Edward Is the Phoenix
As a boy, I loved a novel called “David and the Phoenix.” You’ve never heard of it.
It came out in 1957, 15 years before I was born. But that’s not why you never heard of it. You have probably heard of plenty of books that came out before I was born.
You haven’t heard of it because it is not an unmodified classic. It may be a cult classic. I like to think that another reason you haven’t heard of it is because if you had, the following story wouldn’t exist, and I personally need more stories like the following.
As an adult, I became a writer myself. A few years into my career, circa 2002, I rediscovered the book, which had recently been reissued by a small press.
The author had written numerous other books; “David and the Phoenix” was his first and his last came out in 1985. You’ve never heard of him, either. His name is Edward Ormondroyd. He wouldn’t have minded that you haven’t heard of him.
But see, thing is, I minded.
The summer of 2011, I thought I might want to write about Ormondroyd for my blog. I found very little about him on the Internet. I thought it likely that he was dead.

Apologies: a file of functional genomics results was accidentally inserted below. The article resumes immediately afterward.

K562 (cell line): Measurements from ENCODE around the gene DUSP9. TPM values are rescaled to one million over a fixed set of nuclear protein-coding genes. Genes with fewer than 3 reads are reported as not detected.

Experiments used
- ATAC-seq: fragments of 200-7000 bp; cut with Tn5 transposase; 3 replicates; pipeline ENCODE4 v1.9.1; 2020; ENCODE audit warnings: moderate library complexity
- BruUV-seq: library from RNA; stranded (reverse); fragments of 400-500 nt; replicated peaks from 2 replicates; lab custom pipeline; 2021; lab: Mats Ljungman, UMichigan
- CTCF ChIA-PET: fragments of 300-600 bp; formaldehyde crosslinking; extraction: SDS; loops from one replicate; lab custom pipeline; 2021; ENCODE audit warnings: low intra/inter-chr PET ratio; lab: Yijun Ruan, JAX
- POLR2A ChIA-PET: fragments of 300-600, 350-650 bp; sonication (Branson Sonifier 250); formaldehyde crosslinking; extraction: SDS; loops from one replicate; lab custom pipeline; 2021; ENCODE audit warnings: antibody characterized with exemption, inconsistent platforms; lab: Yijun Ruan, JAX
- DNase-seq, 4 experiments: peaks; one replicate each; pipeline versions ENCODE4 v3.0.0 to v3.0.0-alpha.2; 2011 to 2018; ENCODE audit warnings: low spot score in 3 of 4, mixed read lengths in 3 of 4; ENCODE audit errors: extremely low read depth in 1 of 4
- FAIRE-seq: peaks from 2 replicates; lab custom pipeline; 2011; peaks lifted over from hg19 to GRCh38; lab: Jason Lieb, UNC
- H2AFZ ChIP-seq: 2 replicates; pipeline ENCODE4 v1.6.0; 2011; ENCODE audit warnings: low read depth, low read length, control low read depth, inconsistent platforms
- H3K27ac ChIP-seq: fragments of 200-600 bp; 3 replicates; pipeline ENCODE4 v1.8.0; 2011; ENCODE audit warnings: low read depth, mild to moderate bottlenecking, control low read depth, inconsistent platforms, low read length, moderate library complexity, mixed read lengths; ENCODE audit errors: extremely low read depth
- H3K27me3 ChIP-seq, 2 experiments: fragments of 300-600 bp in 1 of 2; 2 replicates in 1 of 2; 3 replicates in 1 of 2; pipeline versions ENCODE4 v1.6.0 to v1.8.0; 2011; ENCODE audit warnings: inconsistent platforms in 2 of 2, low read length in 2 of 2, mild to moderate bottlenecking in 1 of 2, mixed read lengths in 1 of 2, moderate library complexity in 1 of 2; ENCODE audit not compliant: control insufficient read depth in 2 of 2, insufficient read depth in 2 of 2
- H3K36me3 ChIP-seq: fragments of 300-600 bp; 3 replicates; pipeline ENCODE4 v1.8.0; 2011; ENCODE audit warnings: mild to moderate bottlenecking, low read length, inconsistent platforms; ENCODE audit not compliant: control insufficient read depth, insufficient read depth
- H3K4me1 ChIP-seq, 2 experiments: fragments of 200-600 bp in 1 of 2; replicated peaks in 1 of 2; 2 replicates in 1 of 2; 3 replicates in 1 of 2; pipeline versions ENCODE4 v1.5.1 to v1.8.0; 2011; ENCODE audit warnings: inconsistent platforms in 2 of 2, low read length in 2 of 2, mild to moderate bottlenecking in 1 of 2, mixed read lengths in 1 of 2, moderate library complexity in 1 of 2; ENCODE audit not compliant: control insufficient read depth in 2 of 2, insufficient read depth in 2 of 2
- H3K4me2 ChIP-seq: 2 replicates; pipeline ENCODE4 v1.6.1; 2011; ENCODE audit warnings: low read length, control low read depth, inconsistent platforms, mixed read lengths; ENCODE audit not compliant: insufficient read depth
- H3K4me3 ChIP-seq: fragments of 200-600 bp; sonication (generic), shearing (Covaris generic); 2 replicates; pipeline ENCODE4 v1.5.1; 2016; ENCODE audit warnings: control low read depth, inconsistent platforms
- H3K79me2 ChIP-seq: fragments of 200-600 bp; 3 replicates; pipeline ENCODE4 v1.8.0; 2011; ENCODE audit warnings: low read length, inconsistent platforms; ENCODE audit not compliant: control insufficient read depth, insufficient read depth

I am always surprised whenever I see that someone whose work I loved in a younger day has almost no or literally no online presence—barely a photo and nary an interview. But then I get excited because it means maybe I can be the one to help change that.
So I contacted Purple House Press, the small press that republished “David and the Phoenix.” To my surprise, the publisher responded. To my surprise, he said Ormondroyd (born 1925) is alive. And he said he’d be happy to forward my e-mail to him.
I asked if the publisher would try again, and he kindly obliged.
No response again. I asked what my options were and the publisher suggested I send a letter by postal mail. So I did.
Paper was the magic potion.
Ormondroyd responded by mail, and by hand. In articulate prose, he had written that he was flattered I asked to interview him and happy to participate. He gave me his wife’s e-mail and I sent him the questions.
“Cry you mercy, sir! Forty-one questions!” he wrote. (Actually, his wife wrote, taking dictation from him.)
Yet he graciously answered all 41, with verve. I posted the two-part interview on my blog that October. He then became Edward to me.
Yet in terms of moving experiences, that turned out to be mere prologue to the Edward-related event that would take place in upstate New York two months later. I believe it is unprecedented in the known history of author appearances.
In the interview, Edward had said that, but for two “unofficial” (my term) exceptions, he never spoke in schools, as many children’s authors do today.